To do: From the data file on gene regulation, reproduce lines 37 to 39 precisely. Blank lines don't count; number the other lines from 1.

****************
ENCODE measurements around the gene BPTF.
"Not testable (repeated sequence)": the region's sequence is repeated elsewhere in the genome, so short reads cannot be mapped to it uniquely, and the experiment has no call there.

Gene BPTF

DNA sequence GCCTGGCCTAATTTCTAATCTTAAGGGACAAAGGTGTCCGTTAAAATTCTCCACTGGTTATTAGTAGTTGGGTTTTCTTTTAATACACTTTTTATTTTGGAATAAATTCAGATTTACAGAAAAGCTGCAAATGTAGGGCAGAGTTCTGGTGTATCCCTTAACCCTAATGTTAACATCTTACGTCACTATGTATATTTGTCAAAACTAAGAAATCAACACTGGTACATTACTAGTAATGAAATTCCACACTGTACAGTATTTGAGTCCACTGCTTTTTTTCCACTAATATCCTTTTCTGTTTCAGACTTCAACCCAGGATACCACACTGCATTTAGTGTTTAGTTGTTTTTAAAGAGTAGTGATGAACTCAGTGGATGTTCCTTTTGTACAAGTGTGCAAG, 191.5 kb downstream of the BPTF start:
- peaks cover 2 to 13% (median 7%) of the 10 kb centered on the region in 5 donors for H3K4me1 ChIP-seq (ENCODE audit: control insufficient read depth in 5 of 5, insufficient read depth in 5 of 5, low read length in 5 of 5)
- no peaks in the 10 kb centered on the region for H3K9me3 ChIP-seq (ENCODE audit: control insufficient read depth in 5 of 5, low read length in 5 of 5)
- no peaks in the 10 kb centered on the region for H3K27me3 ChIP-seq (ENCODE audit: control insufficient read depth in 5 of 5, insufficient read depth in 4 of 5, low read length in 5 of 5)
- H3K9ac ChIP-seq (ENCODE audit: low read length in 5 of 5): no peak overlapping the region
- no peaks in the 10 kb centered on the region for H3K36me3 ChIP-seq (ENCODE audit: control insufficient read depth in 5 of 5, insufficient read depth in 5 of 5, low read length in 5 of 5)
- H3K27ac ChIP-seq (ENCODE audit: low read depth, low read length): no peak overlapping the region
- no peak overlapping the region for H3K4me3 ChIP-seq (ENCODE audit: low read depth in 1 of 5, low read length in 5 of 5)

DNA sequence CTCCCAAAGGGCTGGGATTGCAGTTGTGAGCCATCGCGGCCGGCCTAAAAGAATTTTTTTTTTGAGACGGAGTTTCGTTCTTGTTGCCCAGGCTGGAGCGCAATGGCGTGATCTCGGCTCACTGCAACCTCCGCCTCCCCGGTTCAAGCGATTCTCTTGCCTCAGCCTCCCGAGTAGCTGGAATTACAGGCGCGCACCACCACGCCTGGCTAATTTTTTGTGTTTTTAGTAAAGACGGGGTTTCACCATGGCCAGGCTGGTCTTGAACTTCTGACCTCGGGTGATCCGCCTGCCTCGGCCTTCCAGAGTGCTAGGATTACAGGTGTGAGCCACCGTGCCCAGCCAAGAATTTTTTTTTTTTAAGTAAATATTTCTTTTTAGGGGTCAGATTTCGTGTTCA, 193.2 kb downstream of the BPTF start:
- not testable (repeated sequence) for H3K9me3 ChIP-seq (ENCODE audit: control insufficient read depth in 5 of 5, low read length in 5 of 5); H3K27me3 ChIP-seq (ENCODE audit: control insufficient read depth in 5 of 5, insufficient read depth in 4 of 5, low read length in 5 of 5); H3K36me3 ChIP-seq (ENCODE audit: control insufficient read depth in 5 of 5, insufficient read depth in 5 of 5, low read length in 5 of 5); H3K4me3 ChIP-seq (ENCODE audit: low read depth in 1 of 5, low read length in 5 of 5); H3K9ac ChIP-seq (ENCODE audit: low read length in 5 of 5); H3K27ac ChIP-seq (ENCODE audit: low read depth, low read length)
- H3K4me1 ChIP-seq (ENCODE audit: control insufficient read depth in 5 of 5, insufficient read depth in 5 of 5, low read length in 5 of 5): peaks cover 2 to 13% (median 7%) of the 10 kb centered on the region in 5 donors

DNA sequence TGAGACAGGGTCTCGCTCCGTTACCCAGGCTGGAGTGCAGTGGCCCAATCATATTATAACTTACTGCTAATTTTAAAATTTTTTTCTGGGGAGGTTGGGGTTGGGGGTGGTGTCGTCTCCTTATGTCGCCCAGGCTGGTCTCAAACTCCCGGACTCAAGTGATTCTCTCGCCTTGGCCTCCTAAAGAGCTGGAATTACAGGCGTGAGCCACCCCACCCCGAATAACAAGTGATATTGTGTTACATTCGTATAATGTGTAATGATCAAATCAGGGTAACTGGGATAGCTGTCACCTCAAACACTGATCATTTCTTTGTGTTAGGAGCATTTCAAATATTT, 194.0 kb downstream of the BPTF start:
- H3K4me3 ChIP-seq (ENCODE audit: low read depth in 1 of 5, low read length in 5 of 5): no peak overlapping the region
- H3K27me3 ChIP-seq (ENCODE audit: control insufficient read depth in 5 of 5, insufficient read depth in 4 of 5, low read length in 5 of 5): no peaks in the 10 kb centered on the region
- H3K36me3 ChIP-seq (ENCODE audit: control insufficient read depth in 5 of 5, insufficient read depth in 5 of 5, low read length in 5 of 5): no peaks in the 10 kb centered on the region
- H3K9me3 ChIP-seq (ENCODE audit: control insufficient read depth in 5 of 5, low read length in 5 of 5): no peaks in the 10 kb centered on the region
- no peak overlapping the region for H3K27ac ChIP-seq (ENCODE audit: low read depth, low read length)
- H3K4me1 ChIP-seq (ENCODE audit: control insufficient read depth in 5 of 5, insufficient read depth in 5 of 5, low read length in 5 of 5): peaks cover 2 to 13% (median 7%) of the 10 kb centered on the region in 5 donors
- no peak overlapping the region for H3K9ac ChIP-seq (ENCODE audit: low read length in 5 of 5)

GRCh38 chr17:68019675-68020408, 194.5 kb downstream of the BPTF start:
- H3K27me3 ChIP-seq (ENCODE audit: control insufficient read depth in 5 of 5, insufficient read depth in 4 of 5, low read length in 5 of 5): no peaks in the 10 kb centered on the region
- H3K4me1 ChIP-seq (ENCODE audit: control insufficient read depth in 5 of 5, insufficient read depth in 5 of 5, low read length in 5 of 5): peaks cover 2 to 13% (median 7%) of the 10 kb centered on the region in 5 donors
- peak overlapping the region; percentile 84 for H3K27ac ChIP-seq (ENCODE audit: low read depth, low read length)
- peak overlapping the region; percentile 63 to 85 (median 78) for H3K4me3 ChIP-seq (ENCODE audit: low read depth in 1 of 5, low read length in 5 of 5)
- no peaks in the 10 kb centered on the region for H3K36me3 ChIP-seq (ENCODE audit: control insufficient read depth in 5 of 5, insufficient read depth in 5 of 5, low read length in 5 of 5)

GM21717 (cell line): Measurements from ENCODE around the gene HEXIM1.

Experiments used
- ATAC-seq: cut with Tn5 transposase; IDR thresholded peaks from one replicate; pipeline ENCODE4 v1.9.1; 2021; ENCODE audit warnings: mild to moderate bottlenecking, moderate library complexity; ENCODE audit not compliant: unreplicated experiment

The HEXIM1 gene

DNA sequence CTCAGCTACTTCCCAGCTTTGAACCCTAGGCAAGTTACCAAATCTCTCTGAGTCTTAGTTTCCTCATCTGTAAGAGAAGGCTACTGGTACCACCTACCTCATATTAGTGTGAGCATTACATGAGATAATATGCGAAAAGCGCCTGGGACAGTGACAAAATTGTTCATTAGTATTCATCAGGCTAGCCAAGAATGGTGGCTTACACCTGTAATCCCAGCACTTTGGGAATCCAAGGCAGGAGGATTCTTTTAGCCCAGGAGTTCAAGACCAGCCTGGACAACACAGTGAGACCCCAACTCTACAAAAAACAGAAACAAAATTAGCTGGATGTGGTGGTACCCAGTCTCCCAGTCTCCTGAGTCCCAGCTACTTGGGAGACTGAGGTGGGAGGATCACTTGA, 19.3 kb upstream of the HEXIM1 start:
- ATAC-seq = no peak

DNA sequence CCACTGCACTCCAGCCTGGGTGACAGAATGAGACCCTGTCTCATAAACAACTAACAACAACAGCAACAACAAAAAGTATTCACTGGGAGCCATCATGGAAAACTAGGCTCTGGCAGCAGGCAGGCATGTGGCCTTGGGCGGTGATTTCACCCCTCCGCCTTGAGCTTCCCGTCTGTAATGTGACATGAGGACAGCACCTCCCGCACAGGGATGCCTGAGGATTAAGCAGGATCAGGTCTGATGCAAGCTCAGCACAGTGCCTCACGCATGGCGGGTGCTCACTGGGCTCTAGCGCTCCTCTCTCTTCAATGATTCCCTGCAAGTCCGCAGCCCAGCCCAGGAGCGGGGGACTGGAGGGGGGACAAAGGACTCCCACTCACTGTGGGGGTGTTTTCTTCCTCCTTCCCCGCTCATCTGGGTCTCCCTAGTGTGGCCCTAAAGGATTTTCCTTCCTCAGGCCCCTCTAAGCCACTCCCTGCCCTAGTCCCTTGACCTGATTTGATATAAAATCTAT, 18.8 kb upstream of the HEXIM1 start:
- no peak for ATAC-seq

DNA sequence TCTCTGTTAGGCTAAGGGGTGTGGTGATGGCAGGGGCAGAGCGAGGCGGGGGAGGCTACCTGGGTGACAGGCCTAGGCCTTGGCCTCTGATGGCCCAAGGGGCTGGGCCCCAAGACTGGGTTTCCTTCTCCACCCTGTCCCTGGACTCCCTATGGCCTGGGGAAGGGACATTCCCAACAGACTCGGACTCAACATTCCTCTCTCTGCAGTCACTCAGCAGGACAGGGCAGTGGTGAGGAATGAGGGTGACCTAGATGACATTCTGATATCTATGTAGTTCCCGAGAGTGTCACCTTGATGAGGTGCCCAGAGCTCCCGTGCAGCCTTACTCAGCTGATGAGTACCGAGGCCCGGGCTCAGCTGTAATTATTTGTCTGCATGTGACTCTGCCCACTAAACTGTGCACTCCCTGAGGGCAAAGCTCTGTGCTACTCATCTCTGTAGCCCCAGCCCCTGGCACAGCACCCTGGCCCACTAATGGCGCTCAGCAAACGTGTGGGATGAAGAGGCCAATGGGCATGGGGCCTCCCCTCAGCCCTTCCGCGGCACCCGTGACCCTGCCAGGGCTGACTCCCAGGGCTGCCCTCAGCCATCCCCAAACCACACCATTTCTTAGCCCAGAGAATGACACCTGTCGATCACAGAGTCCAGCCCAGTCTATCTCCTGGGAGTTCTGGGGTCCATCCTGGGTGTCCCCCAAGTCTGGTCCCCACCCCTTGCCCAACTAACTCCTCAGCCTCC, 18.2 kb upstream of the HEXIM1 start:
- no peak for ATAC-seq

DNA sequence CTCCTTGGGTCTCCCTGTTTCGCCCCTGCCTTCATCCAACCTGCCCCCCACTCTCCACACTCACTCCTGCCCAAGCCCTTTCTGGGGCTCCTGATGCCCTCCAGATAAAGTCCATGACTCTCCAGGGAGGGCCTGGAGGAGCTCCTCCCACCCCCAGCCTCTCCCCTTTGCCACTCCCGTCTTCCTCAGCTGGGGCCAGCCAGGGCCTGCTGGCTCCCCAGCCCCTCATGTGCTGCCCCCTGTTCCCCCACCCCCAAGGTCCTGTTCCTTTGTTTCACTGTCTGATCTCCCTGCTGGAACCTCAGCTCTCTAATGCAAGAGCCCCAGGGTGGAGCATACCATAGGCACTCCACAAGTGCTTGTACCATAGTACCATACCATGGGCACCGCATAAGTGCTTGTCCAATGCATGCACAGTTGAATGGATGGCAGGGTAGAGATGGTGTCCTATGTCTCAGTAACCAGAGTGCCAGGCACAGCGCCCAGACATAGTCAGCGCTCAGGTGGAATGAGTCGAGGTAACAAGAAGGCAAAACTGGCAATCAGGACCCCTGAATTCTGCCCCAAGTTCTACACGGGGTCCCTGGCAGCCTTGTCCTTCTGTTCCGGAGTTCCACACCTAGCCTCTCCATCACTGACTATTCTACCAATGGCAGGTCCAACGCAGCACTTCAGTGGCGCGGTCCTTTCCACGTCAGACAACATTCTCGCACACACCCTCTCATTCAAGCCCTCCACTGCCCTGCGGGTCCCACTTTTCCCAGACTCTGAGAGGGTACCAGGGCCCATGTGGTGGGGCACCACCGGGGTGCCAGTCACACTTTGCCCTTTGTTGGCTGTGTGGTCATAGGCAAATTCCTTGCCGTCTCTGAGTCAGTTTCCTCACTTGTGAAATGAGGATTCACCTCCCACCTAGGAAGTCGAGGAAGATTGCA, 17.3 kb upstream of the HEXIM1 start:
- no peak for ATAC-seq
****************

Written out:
DNA sequence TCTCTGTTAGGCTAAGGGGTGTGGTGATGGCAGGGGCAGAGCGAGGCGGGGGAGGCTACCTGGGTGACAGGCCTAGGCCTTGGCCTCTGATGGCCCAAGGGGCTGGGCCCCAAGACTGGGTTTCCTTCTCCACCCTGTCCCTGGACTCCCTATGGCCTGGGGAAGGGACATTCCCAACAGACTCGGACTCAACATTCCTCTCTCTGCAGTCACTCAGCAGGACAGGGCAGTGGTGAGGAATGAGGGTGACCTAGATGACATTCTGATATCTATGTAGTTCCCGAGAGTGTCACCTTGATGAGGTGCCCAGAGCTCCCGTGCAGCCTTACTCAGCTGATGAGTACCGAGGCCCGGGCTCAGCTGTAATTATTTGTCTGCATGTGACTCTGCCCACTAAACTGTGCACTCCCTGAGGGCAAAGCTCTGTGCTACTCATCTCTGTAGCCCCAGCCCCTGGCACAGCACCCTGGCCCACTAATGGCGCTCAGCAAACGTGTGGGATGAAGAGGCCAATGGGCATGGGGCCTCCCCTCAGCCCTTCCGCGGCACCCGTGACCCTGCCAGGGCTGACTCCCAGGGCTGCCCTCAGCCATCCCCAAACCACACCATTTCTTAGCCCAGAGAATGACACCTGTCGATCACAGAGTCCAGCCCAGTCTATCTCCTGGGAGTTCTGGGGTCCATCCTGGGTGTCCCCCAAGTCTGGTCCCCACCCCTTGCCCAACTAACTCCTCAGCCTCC, 18.2 kb upstream of the HEXIM1 start:
- no peak for ATAC-seq

DNA sequence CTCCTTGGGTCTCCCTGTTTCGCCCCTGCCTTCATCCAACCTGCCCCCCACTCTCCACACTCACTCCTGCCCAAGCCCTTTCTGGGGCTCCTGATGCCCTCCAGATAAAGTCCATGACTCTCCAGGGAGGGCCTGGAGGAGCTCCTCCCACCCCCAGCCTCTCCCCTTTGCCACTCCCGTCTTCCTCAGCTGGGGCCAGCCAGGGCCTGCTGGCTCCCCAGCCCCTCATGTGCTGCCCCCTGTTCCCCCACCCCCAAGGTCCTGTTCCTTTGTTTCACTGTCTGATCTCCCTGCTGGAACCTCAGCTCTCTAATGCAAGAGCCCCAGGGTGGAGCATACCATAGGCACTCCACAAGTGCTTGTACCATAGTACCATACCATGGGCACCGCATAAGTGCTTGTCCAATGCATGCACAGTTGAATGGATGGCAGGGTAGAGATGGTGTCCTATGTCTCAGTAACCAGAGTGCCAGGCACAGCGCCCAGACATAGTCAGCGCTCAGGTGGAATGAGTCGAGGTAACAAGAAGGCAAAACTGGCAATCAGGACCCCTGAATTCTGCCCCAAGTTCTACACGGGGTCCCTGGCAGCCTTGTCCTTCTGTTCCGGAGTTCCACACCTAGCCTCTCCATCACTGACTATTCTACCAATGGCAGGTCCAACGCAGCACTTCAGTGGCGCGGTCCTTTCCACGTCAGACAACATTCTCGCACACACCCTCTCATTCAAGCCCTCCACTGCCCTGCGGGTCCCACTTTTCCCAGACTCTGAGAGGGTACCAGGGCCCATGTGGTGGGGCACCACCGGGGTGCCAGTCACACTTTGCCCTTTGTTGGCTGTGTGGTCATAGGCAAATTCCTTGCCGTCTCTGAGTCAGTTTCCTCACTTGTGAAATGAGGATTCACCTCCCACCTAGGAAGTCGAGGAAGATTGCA, 17.3 kb upstream of the HEXIM1 start: